Another curiosity in physics that supports the simulation hypothesis is the maximum velocity limit in the universe, which is the speed of light. In virtual reality, this limit corresponds to a processor speed limit or processing power limit.

Simulations have shown that when the processor is overloaded, the computer slows down. Similarly, Albert his Einstein’s theory of general relativity shows that time slows down near a black hole.

Perhaps the most supporting evidence for the simulation hypothesis comes from quantum mechanics. This suggests that nature is not “real”. Particles in a particular state, such as a particular location, do not appear to exist unless actually observed or measured.

Instead, they are a mixture of different states at the same time. Similarly, virtual reality needs observers or programmers for things to happen.

Quantum ‘entanglement’ also allows two particles to be eerily connected, so that manipulating one automatically and instantly manipulates the other, no matter how far apart they are. The effect is seemingly faster than the speed of light. Impossible.

However, this can also be explained by the fact that within the virtual reality code, all “places” (points) should be approximately equally distant from the central processor.

So you might think that two particles are millions of light years apart, but that’s not the case when they’re created in a simulation.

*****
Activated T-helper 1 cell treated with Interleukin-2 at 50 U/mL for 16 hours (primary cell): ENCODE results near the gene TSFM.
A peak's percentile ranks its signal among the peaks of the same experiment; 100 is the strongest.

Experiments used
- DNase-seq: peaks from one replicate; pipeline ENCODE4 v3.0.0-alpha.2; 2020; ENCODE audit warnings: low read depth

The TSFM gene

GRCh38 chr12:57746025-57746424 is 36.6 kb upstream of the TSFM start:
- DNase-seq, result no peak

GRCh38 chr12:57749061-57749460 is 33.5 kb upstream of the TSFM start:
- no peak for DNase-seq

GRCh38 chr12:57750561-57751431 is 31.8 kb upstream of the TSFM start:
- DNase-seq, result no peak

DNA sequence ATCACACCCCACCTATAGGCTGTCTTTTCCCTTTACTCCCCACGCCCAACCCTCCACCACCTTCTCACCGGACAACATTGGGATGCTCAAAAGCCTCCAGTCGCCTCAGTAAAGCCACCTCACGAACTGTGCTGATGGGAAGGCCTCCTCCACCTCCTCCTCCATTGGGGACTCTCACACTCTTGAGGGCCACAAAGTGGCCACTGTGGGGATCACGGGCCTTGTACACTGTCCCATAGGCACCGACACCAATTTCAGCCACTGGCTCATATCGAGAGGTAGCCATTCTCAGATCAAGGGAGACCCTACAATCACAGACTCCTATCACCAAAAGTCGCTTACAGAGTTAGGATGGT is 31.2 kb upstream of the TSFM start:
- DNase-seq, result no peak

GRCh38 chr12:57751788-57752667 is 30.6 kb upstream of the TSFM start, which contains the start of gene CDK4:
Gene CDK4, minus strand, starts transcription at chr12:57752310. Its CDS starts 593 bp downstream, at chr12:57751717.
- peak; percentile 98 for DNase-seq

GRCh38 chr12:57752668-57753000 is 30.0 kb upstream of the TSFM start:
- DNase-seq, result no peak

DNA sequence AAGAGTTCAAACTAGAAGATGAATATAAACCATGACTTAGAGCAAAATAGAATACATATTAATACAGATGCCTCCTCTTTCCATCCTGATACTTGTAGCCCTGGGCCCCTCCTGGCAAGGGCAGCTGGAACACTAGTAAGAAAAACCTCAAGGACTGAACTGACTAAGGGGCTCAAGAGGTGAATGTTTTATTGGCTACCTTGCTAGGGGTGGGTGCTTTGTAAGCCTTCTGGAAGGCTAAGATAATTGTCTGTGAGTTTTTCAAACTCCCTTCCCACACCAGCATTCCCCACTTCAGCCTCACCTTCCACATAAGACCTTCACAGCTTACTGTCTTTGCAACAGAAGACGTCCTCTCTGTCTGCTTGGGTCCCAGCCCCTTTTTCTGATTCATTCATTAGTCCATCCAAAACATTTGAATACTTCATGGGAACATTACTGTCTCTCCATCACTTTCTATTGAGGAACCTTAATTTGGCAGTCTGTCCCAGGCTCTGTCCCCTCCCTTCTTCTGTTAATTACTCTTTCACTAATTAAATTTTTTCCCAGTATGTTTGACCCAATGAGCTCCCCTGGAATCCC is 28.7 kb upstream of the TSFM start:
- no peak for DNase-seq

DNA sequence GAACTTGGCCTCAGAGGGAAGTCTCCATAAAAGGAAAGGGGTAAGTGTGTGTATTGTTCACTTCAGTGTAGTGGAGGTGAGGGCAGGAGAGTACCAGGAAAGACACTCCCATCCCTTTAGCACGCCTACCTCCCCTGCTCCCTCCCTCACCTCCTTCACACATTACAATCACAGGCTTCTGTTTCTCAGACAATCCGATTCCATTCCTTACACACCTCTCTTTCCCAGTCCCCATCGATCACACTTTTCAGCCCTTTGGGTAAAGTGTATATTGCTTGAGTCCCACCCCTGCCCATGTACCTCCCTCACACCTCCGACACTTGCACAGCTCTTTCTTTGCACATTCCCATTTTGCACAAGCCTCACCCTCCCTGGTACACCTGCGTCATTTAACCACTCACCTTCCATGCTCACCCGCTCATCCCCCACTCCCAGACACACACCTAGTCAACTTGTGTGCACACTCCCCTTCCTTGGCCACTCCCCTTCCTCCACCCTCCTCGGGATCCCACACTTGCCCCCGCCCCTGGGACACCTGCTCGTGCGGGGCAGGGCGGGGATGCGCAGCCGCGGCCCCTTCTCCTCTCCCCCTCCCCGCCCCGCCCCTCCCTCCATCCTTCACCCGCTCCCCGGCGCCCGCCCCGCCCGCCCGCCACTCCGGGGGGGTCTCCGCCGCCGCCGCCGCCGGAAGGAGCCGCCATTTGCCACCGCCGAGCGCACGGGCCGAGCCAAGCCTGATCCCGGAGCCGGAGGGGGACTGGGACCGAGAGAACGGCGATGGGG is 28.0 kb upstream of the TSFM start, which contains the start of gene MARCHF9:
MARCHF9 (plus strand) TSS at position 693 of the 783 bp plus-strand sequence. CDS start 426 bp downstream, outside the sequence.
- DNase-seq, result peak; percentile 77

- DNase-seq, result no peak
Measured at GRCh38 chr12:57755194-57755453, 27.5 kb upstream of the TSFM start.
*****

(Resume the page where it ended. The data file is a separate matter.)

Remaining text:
possible experiments

Assuming the universe is indeed a simulation, what kind of experiments can be deployed from within the simulation to prove this?

It is reasonable to assume that the simulated universe contains many bits of information everywhere around us.These bits of information represent the code itself.

Therefore, detecting these information bits proves the simulation hypothesis. The recently proposed mass-energy-information (M/E/I) equivalence principle (which suggests that mass can be expressed as energy or information, or vice versa) states that information bits must have small masses. increase. This will give you what you are looking for.

I hypothesized that information is actually the fifth form of matter in the universe. We also calculated the expected amount of information for each elementary particle. These studies led to the publication in 2022 of an experimental protocol to test these predictions.

In this experiment, an elementary particle and its antiparticle (all particles have an “anti” version with the same but opposite charge) are annihilated in a flash of energy, emitting a “photon” or light particle. The information contained in the elementary particles is erased by letting

Based on informatics physics, we predicted the exact range of expected frequencies of the resulting photons. This experiment is highly feasible with existing tools, so we launched a crowdfunding site to make it happen).

There are other approaches as well. The late physicist John Burrow argued that simulations accumulate minor computational errors that must be corrected by programmers in order to continue.

He suggested that we might experience fixations such as the sudden appearance of conflicting experimental results, such as the constants of nature changing. So monitoring the values ​​of these constants is another option.

The nature of our reality is one of the greatest mysteries out there. The more seriously we take a simulation hypothesis, the more likely we are to prove or disprove it one day. (conversation)

(This is an unedited article auto-generated from a syndicated news feed. LatestLY staff may not have changed or edited the content body)